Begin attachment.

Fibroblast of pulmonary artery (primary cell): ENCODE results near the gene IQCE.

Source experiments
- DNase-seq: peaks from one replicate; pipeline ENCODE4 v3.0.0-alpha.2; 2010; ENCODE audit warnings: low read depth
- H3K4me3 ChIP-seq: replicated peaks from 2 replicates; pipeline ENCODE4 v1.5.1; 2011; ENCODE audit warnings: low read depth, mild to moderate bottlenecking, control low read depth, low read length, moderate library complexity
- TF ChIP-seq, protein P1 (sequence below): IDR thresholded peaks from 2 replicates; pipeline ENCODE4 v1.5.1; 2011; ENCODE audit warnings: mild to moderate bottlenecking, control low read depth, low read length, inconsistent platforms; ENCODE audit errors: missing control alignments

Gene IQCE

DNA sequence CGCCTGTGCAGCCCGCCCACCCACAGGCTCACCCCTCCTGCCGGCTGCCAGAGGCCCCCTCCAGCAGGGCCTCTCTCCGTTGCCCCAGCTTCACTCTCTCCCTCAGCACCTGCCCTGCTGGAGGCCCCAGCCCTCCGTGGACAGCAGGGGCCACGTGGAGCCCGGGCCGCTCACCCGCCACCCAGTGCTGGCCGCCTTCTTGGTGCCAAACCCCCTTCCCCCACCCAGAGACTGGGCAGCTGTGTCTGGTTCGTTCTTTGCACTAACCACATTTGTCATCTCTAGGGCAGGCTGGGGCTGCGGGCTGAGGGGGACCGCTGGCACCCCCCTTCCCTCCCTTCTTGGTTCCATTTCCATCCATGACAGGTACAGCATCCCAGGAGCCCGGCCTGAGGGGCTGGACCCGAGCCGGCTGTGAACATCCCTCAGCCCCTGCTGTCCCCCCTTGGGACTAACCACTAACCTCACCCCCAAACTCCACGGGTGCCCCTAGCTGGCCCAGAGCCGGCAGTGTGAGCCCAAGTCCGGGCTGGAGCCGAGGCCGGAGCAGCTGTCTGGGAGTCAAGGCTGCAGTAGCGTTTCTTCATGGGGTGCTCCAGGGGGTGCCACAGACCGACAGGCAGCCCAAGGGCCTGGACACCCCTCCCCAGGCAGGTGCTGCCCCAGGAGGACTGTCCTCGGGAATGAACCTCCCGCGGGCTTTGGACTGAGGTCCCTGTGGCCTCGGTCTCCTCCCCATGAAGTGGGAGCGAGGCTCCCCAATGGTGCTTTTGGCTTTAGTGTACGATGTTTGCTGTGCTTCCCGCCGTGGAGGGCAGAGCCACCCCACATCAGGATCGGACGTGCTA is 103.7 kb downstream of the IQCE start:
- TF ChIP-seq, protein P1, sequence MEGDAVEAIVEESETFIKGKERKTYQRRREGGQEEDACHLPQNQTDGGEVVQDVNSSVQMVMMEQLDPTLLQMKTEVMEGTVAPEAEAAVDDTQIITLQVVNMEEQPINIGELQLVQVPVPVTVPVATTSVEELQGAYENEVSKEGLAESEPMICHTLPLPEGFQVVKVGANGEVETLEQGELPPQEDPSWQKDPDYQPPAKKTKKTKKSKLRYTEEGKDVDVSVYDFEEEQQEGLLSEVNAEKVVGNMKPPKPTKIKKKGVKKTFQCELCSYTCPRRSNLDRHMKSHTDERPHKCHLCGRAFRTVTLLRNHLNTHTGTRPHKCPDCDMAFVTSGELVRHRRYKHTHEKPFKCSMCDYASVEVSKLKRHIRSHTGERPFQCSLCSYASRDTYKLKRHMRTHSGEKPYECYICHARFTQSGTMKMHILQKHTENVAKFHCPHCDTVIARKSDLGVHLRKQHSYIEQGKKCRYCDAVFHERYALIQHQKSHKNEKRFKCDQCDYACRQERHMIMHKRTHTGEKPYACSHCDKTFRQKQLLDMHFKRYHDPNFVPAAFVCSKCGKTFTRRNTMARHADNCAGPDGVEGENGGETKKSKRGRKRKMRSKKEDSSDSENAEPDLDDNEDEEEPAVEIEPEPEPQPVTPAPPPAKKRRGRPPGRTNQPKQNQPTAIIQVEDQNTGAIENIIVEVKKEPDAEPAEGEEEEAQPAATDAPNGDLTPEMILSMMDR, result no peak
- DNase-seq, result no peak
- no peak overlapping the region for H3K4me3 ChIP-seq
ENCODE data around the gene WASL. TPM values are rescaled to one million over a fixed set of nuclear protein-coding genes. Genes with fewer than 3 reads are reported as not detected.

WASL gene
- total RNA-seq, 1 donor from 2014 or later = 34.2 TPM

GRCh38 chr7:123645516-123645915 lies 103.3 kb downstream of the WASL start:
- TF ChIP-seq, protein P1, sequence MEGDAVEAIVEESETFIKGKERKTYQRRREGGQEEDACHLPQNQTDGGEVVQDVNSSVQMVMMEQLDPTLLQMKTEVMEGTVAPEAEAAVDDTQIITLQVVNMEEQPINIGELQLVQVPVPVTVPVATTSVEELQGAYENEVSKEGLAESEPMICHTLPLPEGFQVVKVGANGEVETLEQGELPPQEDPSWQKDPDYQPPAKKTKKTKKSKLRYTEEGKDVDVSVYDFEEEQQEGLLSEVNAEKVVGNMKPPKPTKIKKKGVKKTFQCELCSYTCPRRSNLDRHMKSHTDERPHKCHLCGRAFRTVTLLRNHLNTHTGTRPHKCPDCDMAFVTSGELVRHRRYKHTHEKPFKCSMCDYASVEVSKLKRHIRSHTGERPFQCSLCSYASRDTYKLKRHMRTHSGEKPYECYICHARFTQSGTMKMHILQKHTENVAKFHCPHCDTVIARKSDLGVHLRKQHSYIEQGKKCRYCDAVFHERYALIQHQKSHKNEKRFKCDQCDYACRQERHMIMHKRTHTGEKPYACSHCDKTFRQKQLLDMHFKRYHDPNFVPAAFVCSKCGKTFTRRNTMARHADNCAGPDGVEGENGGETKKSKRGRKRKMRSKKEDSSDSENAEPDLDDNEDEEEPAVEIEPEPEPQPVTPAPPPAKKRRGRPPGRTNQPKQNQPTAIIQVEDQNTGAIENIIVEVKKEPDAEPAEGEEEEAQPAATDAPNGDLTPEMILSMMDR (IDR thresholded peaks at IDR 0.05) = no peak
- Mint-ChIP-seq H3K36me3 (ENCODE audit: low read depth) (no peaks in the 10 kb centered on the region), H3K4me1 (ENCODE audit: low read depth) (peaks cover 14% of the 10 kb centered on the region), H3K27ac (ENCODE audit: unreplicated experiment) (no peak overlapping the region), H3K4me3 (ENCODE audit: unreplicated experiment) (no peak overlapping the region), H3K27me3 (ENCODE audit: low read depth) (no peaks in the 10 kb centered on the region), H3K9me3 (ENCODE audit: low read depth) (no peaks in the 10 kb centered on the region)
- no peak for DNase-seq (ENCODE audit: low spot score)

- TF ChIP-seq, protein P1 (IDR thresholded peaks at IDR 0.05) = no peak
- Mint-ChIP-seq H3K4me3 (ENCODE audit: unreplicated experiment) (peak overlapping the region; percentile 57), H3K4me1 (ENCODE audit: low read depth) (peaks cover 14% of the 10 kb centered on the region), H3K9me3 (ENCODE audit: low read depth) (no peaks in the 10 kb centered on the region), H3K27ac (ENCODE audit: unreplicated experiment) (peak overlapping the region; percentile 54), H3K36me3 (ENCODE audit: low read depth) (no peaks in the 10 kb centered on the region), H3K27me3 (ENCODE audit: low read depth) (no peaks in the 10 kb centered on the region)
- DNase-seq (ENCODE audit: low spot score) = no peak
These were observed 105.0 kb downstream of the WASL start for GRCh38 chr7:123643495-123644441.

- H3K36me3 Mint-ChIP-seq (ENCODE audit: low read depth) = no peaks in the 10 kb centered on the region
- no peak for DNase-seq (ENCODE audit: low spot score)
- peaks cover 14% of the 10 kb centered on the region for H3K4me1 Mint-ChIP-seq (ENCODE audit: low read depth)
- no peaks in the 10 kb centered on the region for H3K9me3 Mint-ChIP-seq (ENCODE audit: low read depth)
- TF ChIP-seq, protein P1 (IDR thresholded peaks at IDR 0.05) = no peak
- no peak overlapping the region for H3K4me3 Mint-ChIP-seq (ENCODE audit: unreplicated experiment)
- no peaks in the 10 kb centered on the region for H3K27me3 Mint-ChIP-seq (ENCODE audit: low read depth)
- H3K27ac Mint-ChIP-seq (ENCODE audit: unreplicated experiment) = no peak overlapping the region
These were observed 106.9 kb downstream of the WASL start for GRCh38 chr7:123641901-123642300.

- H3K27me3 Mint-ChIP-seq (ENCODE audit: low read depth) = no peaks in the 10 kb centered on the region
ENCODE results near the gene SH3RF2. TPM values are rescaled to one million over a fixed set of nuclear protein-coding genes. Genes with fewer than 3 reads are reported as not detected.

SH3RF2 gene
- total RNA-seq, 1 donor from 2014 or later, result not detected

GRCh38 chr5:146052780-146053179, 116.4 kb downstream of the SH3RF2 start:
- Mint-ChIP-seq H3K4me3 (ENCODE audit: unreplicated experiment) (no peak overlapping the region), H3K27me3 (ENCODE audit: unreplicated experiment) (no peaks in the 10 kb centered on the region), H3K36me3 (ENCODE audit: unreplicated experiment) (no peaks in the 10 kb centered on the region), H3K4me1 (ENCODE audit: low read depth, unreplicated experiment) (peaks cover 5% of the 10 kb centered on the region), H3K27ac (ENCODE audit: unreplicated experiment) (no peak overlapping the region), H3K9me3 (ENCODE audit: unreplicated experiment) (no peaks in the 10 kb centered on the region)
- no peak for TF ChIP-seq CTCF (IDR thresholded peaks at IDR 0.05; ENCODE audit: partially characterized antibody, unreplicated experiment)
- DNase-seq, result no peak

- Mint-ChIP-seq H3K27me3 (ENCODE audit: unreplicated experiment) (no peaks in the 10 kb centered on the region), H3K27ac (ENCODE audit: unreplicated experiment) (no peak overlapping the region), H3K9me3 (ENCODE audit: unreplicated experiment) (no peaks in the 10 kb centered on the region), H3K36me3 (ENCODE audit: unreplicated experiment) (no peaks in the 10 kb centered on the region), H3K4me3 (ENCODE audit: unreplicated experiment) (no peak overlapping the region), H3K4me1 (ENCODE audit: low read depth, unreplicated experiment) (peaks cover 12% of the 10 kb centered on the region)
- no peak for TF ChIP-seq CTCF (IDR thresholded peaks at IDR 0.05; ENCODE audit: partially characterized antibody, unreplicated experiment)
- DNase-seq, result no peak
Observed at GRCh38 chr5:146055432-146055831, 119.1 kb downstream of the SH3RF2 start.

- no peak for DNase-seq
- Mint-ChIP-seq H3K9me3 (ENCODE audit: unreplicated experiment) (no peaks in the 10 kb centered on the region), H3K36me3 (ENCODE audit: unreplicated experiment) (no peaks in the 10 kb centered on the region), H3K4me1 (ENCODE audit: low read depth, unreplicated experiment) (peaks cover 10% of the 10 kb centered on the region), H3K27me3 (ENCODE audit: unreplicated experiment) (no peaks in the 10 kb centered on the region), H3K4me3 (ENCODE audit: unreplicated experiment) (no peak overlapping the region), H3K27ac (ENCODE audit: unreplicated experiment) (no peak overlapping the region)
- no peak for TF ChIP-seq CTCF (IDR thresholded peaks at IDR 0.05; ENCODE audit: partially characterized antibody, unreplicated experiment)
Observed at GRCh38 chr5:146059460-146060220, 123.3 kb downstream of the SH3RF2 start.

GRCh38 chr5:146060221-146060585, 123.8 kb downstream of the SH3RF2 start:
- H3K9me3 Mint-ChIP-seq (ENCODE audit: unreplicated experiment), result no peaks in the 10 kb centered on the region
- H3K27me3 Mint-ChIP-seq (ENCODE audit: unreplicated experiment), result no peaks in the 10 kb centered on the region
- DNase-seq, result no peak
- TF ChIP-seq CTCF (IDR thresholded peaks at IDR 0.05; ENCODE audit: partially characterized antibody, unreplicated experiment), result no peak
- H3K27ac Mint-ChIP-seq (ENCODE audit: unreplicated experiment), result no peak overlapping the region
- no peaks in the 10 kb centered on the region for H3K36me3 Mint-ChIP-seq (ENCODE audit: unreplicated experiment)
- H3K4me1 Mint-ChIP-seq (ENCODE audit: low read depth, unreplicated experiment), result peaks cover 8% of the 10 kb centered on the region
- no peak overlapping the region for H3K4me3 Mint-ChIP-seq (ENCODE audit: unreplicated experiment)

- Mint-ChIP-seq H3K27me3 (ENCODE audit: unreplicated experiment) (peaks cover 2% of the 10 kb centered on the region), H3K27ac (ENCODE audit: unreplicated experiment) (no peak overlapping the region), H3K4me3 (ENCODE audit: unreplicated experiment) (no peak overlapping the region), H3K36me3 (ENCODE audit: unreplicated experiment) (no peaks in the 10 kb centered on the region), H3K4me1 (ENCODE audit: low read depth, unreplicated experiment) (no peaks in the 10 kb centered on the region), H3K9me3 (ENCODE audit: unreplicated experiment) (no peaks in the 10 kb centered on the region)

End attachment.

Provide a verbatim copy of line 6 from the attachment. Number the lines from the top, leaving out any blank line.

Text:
Gene IQCE